Until 1895, Laurium was known as "Calumet" (not to be confused with the present nearby town of Calumet, Michigan, which was known as "Red Jacket" until it adopted the name Calumet in 1929). In 1895 the legislature changed Calumet's name to Laurium, after the famous mining town in ancient Greece. Laurium is located in the center of the Copper Country, the first major copper mining region in the United States. It was originally founded as a company town serving the Laurium copper mine, which later became part of the Calumet & Hecla mine. The town was generally home to the wealthier members of Keweenaw society, such as mine owners and captains. Although the mines have long since closed, the town still sports many large houses and mansions built by the wealthy mine owners. Today, many of the houses are participating locations in the Keweenaw National Historical Park.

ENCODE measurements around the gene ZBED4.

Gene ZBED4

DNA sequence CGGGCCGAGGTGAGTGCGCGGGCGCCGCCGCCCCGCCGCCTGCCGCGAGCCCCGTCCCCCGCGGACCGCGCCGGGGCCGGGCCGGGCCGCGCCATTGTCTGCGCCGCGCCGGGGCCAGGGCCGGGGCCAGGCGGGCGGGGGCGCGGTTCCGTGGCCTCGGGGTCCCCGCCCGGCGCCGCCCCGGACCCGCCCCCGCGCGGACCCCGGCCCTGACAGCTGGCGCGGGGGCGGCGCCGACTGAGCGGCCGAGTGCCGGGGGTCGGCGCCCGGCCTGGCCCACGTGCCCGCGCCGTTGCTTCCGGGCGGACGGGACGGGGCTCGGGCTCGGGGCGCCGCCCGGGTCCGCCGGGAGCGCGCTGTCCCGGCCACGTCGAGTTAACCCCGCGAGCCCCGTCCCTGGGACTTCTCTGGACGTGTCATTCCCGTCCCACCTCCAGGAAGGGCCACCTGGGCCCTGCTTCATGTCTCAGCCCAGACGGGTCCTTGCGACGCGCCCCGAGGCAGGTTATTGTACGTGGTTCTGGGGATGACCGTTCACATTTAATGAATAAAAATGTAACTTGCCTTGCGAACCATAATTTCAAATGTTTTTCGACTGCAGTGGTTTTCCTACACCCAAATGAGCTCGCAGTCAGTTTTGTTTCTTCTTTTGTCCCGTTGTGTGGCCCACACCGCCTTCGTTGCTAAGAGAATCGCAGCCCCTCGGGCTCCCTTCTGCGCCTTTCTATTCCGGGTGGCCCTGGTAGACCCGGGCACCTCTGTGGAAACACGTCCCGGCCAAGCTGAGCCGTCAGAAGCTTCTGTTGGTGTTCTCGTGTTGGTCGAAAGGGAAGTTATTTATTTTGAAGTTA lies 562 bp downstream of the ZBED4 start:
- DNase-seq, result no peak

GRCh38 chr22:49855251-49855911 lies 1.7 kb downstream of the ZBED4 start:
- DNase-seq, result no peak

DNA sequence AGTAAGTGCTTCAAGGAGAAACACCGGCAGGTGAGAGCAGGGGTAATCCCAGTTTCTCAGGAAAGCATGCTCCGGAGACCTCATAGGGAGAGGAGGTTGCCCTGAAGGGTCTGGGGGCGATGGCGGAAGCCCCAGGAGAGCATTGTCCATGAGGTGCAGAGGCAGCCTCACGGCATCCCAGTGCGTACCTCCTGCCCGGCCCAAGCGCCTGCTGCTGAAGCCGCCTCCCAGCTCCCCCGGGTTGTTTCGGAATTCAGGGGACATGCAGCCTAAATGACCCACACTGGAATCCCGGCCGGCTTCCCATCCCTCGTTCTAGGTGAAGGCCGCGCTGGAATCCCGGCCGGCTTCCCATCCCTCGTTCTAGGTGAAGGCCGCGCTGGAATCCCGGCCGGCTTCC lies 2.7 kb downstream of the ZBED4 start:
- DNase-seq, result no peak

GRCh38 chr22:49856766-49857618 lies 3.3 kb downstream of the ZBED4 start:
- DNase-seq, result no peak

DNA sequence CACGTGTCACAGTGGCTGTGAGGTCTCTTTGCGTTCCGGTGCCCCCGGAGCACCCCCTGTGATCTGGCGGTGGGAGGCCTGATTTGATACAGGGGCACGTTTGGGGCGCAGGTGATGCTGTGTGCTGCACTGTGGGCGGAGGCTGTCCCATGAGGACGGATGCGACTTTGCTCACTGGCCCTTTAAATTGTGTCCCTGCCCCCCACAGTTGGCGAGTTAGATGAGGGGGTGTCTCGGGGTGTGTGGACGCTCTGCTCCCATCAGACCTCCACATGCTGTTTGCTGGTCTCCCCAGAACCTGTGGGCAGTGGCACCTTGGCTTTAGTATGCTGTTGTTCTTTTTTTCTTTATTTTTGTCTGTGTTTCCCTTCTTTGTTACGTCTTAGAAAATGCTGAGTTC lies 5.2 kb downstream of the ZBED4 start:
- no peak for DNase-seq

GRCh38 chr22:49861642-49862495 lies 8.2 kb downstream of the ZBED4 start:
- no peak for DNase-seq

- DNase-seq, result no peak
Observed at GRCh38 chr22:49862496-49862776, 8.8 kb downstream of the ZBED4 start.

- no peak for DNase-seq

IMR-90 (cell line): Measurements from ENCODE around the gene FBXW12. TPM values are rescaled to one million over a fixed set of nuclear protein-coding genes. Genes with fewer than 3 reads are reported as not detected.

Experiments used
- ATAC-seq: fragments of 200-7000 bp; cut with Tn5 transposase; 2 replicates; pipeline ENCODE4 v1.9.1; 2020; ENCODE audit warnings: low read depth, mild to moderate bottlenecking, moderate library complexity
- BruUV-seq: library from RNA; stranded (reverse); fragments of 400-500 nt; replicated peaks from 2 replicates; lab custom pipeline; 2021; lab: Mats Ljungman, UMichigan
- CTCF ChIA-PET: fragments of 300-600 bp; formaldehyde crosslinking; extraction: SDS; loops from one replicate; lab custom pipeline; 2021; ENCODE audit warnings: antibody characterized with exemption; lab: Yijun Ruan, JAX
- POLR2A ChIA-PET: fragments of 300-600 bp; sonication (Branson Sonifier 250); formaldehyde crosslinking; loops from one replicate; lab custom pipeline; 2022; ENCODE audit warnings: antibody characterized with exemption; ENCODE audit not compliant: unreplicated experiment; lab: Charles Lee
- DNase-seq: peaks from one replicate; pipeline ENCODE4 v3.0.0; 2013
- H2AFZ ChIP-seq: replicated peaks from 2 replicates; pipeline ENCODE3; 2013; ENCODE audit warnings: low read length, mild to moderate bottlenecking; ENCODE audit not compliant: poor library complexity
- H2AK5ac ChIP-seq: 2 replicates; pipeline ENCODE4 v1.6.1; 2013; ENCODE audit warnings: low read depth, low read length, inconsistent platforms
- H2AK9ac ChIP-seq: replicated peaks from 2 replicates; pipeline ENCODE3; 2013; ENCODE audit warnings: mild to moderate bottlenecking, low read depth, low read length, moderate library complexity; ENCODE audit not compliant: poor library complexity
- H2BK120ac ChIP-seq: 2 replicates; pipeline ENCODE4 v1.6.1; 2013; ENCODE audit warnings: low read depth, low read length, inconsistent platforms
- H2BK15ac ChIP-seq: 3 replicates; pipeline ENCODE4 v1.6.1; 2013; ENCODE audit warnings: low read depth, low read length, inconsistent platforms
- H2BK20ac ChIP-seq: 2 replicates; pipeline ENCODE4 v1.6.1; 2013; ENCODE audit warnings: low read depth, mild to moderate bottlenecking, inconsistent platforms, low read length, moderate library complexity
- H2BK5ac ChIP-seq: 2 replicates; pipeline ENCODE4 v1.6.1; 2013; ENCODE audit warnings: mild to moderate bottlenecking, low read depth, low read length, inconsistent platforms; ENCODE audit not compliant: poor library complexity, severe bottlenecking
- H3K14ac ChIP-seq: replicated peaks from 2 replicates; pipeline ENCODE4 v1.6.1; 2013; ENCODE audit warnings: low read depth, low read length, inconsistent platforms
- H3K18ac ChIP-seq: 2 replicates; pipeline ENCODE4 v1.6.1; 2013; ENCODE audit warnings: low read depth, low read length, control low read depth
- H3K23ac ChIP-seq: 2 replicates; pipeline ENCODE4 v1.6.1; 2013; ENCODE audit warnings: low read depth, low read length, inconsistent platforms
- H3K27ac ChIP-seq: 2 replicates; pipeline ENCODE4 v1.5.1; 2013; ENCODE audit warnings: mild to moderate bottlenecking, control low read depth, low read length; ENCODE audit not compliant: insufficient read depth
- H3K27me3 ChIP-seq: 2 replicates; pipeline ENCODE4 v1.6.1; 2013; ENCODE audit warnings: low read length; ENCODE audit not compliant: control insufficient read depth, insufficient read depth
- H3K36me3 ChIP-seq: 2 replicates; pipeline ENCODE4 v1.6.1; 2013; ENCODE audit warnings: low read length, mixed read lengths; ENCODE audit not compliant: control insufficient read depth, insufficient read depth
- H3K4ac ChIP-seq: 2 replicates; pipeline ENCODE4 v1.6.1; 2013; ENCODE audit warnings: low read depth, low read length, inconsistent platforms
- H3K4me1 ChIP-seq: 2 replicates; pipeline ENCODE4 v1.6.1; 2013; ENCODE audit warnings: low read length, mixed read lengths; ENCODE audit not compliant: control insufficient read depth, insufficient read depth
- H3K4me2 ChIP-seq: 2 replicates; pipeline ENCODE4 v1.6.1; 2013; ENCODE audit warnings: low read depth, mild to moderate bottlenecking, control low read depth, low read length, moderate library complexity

The population in 1900 was 5643, of whom 2286 were foreign-born.
Noted 20th century football player George Gipp ("the Gipper") was born in Laurium. A small memorial to the football legend is located on the corner of Lake Linden Avenue and Tamarack Street and his grave is in nearby Lake View Cemetery.
The Palestra was a noted hockey arena, built in Laurium in 1904. It is thought to have been the first purpose-built indoor hockey venue in the United States. In 1921, the entire arena was moved to Marquette, Michigan and remained there until being razed in 1974.